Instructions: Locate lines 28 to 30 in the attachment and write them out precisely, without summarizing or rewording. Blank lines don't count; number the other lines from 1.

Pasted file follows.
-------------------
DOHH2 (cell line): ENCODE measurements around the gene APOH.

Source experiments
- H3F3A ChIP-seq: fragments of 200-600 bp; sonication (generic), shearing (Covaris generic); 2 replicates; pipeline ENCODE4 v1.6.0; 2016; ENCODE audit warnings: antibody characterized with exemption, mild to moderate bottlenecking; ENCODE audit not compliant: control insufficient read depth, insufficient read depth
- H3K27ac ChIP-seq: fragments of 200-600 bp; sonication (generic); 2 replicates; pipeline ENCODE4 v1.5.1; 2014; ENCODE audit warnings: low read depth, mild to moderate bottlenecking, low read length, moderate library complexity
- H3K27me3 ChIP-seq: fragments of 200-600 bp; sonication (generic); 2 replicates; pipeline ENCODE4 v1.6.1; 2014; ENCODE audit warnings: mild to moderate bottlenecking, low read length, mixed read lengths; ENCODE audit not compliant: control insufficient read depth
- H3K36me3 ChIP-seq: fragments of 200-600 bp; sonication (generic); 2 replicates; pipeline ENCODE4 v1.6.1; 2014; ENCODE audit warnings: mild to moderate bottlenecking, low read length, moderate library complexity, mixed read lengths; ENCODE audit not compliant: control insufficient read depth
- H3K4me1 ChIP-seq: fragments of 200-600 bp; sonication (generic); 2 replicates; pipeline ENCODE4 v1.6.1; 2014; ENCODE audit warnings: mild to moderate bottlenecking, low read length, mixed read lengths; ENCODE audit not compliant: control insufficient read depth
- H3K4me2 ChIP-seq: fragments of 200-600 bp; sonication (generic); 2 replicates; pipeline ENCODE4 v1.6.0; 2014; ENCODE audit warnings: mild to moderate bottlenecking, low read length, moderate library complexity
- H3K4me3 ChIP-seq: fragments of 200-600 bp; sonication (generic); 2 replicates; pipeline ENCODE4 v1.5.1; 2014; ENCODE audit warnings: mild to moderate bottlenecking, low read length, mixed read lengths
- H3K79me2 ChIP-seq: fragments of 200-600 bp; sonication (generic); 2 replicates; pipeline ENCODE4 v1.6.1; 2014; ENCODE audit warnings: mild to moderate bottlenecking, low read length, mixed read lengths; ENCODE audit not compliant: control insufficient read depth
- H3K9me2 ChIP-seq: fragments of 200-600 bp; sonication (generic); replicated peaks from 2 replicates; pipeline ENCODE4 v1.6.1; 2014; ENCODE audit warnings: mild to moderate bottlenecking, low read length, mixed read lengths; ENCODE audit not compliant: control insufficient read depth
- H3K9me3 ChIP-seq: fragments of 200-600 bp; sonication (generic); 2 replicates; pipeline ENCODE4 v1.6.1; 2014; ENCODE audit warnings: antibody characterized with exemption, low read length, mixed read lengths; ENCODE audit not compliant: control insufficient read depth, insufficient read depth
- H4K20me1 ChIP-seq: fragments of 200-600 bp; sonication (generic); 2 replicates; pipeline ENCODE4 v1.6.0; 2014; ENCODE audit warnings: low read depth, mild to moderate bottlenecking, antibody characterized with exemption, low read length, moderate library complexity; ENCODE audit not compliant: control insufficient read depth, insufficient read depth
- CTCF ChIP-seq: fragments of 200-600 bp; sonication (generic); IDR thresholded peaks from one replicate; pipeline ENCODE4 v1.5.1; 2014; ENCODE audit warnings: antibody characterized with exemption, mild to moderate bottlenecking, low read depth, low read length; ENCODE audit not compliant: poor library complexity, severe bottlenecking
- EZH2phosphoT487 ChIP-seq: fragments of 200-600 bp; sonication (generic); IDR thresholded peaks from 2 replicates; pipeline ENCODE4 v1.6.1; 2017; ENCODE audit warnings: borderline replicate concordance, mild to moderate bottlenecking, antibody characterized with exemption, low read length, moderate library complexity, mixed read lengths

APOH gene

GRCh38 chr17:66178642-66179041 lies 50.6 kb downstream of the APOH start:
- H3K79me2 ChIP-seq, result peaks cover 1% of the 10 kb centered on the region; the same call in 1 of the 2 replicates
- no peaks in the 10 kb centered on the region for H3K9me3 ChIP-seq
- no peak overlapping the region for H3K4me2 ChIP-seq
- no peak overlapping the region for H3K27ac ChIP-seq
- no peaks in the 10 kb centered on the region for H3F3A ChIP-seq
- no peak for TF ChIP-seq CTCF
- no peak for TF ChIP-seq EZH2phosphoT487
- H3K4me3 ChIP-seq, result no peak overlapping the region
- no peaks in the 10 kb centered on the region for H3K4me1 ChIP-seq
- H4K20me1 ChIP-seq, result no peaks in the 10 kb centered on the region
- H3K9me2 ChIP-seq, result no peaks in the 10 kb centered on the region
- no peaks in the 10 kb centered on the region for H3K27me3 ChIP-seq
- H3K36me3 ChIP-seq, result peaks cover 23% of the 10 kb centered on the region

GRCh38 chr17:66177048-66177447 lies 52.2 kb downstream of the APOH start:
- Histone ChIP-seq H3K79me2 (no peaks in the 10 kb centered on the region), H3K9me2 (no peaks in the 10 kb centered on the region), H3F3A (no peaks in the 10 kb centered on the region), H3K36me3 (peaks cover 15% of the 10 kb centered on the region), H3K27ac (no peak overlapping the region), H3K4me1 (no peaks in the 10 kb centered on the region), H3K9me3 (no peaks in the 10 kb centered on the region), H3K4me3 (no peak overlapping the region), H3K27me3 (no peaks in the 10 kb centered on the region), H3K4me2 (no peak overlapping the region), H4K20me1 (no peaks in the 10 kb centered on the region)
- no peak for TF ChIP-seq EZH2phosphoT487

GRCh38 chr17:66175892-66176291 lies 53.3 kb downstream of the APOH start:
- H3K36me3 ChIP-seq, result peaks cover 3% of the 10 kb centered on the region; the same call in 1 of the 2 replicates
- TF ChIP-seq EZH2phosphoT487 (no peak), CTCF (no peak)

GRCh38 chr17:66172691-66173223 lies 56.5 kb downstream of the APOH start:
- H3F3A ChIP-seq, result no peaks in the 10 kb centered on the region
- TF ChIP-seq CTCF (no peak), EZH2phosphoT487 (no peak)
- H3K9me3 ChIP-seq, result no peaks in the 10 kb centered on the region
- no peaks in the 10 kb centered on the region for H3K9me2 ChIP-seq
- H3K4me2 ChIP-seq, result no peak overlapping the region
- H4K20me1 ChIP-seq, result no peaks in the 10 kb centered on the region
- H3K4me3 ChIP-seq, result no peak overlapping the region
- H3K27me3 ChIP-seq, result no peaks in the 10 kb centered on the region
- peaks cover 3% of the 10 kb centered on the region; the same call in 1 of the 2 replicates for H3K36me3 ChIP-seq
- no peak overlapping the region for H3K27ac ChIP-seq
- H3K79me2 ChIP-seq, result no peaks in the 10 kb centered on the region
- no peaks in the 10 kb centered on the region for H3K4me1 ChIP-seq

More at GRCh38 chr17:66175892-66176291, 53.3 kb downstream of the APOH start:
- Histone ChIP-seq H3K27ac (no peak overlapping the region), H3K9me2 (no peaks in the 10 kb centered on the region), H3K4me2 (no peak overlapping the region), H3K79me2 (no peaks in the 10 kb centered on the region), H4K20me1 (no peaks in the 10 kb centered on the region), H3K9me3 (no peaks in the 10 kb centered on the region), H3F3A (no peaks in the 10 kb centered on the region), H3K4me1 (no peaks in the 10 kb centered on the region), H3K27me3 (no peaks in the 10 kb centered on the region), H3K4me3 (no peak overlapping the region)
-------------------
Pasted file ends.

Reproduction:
- H3K9me2 ChIP-seq, result no peaks in the 10 kb centered on the region
- no peaks in the 10 kb centered on the region for H3K27me3 ChIP-seq
- H3K36me3 ChIP-seq, result peaks cover 23% of the 10 kb centered on the region